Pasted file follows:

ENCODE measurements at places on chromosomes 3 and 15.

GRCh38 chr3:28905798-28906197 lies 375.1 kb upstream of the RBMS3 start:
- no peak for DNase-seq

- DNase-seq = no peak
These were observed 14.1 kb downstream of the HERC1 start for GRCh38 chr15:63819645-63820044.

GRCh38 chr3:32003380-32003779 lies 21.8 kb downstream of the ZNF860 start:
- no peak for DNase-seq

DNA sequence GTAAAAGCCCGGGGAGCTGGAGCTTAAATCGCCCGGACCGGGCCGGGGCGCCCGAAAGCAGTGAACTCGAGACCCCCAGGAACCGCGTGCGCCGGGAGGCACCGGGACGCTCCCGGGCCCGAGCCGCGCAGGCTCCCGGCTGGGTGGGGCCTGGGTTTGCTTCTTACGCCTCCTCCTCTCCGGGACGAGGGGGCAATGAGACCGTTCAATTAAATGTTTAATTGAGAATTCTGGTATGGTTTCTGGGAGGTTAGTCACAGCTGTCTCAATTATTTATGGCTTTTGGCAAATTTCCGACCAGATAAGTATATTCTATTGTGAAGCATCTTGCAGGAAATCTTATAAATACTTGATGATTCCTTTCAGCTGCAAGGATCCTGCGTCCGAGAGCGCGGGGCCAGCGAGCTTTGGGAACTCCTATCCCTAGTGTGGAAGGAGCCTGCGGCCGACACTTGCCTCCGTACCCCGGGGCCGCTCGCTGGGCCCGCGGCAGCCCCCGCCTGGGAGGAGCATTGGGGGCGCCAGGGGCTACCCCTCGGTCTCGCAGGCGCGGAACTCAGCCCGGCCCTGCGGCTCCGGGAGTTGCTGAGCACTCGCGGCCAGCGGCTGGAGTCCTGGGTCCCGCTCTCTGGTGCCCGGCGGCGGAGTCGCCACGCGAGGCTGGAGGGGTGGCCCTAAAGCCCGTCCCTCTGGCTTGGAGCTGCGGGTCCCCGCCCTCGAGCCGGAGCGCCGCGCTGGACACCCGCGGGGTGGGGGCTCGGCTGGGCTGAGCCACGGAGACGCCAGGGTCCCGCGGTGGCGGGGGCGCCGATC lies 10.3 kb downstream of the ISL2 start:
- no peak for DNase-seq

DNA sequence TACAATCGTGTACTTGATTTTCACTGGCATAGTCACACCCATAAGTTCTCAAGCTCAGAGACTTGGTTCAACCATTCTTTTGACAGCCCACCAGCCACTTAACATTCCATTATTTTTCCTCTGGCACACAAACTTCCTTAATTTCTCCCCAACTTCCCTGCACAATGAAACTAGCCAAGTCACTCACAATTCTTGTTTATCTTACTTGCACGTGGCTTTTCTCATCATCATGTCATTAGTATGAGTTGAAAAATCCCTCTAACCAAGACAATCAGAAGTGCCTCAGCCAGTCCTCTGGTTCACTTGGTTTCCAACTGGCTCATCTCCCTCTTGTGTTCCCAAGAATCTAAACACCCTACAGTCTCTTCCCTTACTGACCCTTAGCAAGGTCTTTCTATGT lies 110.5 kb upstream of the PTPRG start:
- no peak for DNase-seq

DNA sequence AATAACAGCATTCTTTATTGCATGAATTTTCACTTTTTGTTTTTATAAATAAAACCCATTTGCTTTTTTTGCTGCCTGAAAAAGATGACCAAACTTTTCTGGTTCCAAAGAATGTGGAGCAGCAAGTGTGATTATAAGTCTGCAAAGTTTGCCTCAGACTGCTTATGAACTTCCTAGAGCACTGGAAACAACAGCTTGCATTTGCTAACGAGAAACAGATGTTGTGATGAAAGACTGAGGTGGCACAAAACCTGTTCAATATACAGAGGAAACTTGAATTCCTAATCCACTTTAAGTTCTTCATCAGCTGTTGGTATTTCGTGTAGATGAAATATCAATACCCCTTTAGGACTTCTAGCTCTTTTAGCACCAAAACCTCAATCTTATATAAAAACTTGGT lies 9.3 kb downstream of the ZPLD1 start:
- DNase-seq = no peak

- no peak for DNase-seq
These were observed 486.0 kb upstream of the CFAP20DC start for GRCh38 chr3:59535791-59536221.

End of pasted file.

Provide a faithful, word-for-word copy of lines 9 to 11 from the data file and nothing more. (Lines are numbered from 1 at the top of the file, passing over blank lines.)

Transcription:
- no peak for DNase-seq

DNA sequence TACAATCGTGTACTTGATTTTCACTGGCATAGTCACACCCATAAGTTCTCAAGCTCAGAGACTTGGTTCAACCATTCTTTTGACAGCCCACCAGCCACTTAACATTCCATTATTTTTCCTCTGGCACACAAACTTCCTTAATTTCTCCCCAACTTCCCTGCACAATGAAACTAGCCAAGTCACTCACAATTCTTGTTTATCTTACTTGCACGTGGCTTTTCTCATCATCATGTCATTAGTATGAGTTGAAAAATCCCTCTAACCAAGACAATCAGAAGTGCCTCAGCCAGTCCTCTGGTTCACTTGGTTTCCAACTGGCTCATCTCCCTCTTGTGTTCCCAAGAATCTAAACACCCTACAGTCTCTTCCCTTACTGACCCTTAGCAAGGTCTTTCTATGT lies 110.5 kb upstream of the PTPRG start:
- no peak for DNase-seq